David Bourget (Western Ontario)
David Chalmers (ANU, NYU)
Rafael De Clercq
Jack Alan Reynolds
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Ethics and Behavior 17 (1):51 – 60 (2007)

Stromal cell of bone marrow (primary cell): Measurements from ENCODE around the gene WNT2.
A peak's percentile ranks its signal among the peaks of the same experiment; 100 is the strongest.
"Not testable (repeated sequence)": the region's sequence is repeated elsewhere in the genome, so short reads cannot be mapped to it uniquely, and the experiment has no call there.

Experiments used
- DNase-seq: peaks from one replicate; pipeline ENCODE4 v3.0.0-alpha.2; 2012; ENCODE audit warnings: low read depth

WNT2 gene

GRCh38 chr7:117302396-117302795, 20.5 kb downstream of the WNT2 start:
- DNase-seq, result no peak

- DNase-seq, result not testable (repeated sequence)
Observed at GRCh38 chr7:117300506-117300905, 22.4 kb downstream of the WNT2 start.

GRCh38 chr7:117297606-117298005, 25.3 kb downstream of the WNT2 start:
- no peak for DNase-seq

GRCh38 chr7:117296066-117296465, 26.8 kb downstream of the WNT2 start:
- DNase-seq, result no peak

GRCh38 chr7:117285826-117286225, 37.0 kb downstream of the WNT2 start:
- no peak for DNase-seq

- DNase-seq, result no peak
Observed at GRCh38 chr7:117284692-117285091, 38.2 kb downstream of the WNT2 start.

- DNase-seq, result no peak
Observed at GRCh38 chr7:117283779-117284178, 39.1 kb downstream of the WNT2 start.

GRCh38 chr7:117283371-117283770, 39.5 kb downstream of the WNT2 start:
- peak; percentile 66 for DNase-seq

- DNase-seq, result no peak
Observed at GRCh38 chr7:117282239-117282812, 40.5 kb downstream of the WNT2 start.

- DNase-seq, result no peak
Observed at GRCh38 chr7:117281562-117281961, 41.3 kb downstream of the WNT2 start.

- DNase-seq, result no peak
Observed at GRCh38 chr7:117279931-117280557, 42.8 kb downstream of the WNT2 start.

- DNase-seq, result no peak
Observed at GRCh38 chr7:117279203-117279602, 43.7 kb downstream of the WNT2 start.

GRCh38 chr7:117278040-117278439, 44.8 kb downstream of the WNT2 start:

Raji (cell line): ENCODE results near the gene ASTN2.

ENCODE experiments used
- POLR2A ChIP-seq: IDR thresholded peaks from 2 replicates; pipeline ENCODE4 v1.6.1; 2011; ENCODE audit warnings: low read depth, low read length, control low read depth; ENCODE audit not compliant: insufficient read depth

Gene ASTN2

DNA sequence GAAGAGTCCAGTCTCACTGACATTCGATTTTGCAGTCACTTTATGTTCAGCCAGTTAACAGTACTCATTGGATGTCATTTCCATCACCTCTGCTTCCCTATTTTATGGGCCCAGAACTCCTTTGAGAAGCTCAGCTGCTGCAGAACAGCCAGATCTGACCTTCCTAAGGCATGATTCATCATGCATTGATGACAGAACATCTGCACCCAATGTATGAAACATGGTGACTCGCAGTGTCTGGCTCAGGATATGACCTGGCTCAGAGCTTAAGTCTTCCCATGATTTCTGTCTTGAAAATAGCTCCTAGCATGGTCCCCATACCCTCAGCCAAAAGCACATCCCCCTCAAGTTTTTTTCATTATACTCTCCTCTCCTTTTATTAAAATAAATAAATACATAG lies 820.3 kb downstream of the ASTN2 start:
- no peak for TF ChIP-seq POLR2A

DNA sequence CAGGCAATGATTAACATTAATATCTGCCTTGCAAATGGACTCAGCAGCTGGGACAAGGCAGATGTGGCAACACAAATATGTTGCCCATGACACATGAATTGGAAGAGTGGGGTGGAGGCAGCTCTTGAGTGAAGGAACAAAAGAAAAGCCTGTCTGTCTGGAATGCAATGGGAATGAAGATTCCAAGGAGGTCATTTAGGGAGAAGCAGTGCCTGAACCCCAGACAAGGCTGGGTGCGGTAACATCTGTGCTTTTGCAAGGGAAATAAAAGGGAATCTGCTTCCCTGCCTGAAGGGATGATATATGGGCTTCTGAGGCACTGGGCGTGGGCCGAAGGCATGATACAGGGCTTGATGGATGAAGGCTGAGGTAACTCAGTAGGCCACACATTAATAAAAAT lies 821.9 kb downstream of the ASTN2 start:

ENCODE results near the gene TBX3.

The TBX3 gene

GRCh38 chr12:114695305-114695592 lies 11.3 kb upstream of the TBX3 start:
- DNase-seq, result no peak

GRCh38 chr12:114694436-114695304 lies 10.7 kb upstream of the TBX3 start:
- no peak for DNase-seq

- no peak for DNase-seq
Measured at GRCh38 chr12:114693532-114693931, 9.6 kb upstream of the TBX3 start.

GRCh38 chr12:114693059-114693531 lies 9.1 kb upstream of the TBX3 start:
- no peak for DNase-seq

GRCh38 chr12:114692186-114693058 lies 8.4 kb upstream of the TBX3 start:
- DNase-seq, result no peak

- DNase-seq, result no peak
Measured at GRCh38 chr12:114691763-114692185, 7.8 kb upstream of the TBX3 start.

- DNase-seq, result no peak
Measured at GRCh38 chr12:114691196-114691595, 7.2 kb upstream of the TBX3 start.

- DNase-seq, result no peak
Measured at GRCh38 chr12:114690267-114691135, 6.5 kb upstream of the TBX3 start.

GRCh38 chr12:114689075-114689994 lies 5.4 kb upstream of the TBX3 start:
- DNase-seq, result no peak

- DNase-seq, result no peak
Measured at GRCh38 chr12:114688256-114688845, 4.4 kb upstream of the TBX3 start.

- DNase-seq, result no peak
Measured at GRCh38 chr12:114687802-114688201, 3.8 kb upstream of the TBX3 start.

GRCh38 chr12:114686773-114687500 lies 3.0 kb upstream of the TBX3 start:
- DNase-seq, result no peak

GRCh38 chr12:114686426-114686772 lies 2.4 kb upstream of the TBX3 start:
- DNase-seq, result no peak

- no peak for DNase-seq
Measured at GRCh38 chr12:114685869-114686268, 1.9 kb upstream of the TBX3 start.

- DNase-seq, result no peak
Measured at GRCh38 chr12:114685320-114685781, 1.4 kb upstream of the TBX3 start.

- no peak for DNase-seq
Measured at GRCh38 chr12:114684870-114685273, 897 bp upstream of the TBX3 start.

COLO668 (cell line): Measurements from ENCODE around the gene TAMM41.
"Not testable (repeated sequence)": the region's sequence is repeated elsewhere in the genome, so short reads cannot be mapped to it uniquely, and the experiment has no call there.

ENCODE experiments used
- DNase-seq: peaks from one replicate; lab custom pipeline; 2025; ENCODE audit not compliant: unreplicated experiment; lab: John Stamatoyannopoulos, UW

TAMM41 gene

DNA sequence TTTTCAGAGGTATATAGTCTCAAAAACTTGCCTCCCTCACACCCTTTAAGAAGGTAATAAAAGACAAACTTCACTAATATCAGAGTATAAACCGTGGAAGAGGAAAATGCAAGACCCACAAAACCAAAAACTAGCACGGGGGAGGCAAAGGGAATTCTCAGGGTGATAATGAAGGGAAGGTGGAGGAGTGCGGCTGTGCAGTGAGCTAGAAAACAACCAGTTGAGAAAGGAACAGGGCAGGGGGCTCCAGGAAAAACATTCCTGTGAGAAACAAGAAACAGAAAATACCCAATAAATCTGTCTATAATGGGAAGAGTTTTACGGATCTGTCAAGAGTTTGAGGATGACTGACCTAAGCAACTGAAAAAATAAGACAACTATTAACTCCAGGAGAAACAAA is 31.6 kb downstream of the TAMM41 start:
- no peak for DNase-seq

Forensic psychologists face a variety of ethical issues in conducting evaluations. One such issue is attorney presence during a forensic evaluation. In forensic evaluations, it is necessary to use standardized procedures while also attending to the rights of the individuals being assessed. This article examines the neuropsychological literature on extraneous influences in evaluations including effects of attorney presence. Then the article discusses the limited knowledge about attorney presence during forensic evaluations, addresses attorney motivations for being present during an evaluation, and considers attorney presence in the context of ethical mandates. Finally, suggestions are offered for forensic clinicians confronted with attorneys who wish to be present during assessments.
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